As the COVID-19 global pandemic continues to work its way through the population, a discussion has arisen over the best of tracking the virus. One proposition floated for the United States anyway has been contact tracing, by use of everyone’s cell phones. This approach of tracking people’s movements worked well in East Asia. The idea is that if a user comes in contact with someone else who has the virus, they will be notified by the phone and can take appropriate precautions, such as staying at home and wearing a mask.
So what would the database requirements building such a data collection system? At first glance, it would be an easy checkbox for any RFP, given the variety of open source distributed databases that can easily do the job, noted Patrick McFadin, Datastax‘s chief evangelist for Apache Cassandra.
Of course, keeping a central database with this information has raised privacy concerns, so when Google and Apple proposed incorporating Bluetooth-driven tracking software for their respective mobile devices — set to roll out next month — they were smart to design it so the phones themselves would do the heavy lifting, rather than relying on some centralized database.
They were careful not to state what government agency or other entities would be actually collecting and managing data. Rather they would provide the conduit to the phones so other entities can parse the data.
Apple and Google’s architecture does not involve tracking user locations or identifying data. Instead, each device will create for itself a “beacon” number, generated by the phone’s hardware. As phones come into proximity with other devices during their owner’s travels, they will share their beacons, each phone keeping a list of all the other phones they came in contact with.
Someone contracting the virus would then volunteer their status to the app, which would relay its 64-bit beacon number — (generated by the Bluetooth chip) and associated timestamp — to the backend database, which would be the first contact with the organization doing the tracking. The database would periodically send out a list of infected keys, so to speak, and the user’s phone itself would check the infected keys against its own list.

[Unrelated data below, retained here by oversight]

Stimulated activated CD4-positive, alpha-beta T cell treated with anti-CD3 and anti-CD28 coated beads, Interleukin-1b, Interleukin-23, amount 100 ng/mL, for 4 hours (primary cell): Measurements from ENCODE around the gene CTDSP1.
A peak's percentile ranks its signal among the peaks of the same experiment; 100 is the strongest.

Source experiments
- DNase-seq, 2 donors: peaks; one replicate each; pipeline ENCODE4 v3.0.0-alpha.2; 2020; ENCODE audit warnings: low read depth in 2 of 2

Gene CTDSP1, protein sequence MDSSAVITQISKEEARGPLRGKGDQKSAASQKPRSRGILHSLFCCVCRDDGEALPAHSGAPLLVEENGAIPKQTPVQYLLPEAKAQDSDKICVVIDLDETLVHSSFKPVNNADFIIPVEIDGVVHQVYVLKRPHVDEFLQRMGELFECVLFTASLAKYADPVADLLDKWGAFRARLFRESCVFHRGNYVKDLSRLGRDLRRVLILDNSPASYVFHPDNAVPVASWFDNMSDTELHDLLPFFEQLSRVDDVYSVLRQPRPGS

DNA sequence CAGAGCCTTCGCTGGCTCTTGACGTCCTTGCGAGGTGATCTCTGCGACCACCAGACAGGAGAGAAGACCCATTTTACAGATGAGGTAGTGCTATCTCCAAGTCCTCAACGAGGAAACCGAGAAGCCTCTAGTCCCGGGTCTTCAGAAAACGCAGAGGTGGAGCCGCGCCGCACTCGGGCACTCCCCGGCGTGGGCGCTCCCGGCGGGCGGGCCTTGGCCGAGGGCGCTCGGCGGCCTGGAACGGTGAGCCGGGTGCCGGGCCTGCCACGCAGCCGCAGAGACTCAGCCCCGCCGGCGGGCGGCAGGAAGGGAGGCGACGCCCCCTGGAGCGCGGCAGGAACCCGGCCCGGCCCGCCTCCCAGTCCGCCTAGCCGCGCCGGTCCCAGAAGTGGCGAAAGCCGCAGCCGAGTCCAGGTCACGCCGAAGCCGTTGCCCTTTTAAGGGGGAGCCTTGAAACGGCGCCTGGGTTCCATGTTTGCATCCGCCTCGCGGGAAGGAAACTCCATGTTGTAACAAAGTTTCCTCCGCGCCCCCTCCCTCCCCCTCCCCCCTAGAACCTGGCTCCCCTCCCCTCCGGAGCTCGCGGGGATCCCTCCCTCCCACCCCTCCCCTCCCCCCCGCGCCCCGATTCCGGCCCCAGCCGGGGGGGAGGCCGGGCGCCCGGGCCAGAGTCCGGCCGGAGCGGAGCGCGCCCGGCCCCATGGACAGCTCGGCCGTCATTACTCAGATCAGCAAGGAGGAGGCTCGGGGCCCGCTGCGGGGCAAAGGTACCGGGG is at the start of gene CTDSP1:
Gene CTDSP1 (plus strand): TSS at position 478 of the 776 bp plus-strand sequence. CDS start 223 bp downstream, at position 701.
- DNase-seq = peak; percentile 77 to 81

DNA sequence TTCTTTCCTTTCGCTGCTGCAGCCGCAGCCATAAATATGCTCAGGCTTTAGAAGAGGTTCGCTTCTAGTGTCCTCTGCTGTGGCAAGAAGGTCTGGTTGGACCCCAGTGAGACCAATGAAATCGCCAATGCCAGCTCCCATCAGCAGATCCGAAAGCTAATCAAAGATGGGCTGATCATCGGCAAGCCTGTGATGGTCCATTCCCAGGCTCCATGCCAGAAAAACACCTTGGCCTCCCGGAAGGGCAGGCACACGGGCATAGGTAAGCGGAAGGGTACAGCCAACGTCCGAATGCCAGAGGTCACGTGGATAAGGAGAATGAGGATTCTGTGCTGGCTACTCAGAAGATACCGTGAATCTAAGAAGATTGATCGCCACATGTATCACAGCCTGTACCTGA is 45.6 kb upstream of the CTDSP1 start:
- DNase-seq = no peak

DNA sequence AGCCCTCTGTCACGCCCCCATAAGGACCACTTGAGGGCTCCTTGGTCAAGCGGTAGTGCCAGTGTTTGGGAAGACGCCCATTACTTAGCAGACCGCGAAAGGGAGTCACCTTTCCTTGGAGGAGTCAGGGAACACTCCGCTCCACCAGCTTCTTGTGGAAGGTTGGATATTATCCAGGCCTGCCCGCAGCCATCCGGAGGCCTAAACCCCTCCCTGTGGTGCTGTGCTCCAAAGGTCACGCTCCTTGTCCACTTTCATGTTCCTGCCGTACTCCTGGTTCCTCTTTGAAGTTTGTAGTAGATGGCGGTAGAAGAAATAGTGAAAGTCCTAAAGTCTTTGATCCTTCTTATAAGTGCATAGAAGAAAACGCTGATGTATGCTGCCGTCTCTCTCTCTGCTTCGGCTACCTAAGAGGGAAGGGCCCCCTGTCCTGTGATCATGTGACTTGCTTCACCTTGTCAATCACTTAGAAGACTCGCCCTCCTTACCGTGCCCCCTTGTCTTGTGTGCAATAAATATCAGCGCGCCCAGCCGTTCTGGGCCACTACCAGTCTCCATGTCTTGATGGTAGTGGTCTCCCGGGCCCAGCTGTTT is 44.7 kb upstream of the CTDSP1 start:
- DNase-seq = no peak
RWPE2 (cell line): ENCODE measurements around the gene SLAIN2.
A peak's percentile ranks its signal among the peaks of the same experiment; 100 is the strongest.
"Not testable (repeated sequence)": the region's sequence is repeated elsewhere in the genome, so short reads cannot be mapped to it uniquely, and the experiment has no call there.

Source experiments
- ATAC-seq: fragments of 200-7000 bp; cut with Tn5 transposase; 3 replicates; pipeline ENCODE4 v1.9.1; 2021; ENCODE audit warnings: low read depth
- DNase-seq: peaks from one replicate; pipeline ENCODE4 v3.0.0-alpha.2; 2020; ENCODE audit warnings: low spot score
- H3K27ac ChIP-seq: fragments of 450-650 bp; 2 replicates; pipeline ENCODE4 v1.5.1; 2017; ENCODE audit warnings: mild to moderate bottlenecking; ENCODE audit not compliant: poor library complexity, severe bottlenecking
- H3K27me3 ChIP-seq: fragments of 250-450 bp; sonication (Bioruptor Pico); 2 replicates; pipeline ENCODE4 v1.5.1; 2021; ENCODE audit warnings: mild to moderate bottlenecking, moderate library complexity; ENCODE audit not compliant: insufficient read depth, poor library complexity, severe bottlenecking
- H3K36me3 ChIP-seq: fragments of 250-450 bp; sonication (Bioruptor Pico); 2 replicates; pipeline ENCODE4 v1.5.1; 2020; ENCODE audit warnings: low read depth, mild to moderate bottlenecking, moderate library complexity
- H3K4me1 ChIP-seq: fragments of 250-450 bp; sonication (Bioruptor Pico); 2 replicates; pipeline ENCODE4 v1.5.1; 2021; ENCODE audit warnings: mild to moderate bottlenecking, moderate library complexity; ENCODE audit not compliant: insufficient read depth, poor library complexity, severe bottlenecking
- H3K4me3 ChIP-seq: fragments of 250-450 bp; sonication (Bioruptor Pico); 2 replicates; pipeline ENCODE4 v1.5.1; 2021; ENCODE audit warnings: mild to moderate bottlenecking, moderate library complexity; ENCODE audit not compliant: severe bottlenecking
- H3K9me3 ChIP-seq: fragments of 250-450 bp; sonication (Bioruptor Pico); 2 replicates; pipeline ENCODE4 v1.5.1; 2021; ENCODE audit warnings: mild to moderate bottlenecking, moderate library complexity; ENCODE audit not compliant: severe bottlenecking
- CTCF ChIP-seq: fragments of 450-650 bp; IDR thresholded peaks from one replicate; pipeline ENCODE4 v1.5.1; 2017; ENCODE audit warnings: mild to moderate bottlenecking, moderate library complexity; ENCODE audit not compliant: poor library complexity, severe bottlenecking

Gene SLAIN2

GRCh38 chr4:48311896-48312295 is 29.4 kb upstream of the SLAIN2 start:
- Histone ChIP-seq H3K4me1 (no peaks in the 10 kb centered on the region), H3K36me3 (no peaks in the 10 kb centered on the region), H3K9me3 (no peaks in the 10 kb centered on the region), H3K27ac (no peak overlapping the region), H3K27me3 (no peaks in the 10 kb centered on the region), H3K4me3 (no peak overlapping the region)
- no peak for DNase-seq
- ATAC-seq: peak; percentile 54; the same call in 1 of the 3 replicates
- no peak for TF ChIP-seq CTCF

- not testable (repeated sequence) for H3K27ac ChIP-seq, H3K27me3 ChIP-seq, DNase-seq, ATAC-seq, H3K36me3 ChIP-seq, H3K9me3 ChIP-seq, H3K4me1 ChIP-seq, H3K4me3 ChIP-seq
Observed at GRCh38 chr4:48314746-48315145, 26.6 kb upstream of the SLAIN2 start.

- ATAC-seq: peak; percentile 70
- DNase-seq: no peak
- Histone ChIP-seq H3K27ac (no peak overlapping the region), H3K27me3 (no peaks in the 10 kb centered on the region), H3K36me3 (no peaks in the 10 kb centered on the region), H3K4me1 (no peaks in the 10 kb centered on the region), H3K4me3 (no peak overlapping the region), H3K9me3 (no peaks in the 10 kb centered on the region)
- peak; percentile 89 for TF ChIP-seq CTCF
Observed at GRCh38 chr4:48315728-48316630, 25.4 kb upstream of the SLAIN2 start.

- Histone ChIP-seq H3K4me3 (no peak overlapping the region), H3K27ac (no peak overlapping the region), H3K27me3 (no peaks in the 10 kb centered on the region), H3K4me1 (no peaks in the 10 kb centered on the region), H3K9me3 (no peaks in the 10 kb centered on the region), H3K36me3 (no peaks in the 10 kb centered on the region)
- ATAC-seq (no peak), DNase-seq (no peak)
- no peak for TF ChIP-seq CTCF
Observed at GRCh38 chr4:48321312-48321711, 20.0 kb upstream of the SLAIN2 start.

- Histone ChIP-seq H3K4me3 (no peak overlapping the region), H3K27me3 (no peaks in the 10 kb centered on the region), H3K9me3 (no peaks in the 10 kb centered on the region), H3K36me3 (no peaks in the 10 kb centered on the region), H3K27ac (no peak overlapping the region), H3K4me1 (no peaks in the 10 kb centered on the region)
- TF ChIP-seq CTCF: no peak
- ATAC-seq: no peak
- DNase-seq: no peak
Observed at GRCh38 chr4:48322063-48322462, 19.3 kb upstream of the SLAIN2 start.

In other words, “This is this is not really a database problem,” McFadin said. The database would only store the key, and the time and date it arrived. Even for the whole United States, with a population of 328 million would probably, at the most have only a few hundred thousand keys in any given time. Easy-peasy work for any enterprise-ready database management system.
Where it gets interesting, however, is in who will collect the data, and if it is multiple entities, how will they will coordinate their info? States may collect data for their citizens, or perhaps insurance companies could do the same. In order for the system to work, however, its coverage should be as comprehensive as possible. In other words, this approach would only work through a federated model of multiple data collection agencies.
This is where having a distributed database, such as Cassandra, will come in handy, McFadin noted.
Multiple parties could each keep the data in their own Cassandra database, but all the databases can share a single keyspace, and each database can keep a copy of all the keys gathered by all the databases.
“The way that Cassandra works is that a cluster can have multiple data centers, and each data center stores all the data. Let’s say you wanted to run a database that spans two clouds, like Amazon and Google. You would set up a ‘data center’ in Amazon, and a ‘data center’ in Google. And when you create the cluster, in the Cassandra world, you would create one keyspace and that keyspace is for all the tables that span both data centers. So when you input when you insert data into the Google Data Center, it will appear in the Amazon data center within a few milliseconds,” he said.
The other requirement for the database would be to generate a list of all those identifies that have been submitted within the last 14 days, or whatever the time window would be chosen by officials. A simple query based on the timestamps could do this job, though McFadin admits that a pretty robust service layer would be required, as millions of phones would be periodically requesting this data. Obviously a Content Delivery Network (CDN) would be handy here.
Rich Data Sets
Another distributed database, the open source documented-oriented MongoDB, has been used in similar data collection duties, albeit at a smaller scale, according to a spokesperson for that company.